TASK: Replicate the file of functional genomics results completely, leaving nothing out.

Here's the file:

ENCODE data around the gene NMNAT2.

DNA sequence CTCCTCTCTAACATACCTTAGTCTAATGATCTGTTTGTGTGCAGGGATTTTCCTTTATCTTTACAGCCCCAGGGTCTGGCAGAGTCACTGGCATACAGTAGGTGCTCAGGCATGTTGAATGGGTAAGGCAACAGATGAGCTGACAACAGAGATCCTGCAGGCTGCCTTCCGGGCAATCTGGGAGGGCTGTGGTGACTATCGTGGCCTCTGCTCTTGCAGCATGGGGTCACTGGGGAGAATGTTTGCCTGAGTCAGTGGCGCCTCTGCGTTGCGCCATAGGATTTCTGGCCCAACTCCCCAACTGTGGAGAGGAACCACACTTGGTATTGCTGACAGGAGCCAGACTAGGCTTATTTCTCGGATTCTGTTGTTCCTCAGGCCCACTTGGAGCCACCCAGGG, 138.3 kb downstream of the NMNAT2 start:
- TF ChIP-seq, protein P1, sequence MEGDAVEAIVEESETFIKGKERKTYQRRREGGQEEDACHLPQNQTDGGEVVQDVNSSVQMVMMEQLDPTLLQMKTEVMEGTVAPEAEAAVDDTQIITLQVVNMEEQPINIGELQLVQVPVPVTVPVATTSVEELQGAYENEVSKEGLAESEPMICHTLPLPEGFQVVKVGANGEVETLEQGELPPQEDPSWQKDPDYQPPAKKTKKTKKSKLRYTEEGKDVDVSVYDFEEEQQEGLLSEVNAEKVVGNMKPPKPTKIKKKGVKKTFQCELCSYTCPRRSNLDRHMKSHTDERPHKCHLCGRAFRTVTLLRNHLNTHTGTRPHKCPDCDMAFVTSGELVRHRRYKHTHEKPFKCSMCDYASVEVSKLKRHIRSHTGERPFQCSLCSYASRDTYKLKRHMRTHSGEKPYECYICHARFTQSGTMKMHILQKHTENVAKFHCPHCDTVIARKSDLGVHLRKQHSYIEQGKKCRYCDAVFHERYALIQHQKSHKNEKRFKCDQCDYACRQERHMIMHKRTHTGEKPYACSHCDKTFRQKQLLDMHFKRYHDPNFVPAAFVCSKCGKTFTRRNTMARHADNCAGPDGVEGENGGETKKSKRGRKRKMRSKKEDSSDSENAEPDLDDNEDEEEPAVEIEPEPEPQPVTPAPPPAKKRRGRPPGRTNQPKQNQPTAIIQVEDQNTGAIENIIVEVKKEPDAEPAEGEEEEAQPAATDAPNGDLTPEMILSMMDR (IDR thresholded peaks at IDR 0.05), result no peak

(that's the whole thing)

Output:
ENCODE data around the gene NMNAT2.

DNA sequence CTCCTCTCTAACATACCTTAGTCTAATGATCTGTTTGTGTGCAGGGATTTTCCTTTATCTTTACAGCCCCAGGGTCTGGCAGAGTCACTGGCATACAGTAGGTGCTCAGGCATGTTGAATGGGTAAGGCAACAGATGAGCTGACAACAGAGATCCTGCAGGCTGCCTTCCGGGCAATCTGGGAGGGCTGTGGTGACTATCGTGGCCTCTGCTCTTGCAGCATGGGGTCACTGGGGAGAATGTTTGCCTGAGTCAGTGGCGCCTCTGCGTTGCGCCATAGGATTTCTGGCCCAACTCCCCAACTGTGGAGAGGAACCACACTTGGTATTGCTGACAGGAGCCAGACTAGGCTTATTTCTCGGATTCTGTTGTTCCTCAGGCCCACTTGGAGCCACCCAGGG, 138.3 kb downstream of the NMNAT2 start:
- TF ChIP-seq, protein P1, sequence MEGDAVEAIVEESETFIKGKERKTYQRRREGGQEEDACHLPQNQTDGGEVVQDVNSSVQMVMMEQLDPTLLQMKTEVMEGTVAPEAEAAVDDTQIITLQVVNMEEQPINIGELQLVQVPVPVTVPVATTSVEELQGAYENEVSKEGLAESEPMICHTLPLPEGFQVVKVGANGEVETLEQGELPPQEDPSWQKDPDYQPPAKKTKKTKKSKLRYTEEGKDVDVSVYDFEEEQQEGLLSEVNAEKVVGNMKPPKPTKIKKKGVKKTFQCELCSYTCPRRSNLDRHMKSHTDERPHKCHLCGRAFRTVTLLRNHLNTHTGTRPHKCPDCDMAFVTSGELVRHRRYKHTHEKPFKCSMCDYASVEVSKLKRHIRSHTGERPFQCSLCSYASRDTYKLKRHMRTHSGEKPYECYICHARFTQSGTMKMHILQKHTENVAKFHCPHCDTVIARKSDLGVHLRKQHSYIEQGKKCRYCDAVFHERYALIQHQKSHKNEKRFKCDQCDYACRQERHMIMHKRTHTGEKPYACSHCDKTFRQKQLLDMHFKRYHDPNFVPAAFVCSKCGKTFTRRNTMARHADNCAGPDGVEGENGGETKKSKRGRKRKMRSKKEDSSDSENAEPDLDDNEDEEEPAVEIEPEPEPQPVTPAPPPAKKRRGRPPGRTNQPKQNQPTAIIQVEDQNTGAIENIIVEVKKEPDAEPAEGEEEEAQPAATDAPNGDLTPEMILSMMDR (IDR thresholded peaks at IDR 0.05), result no peak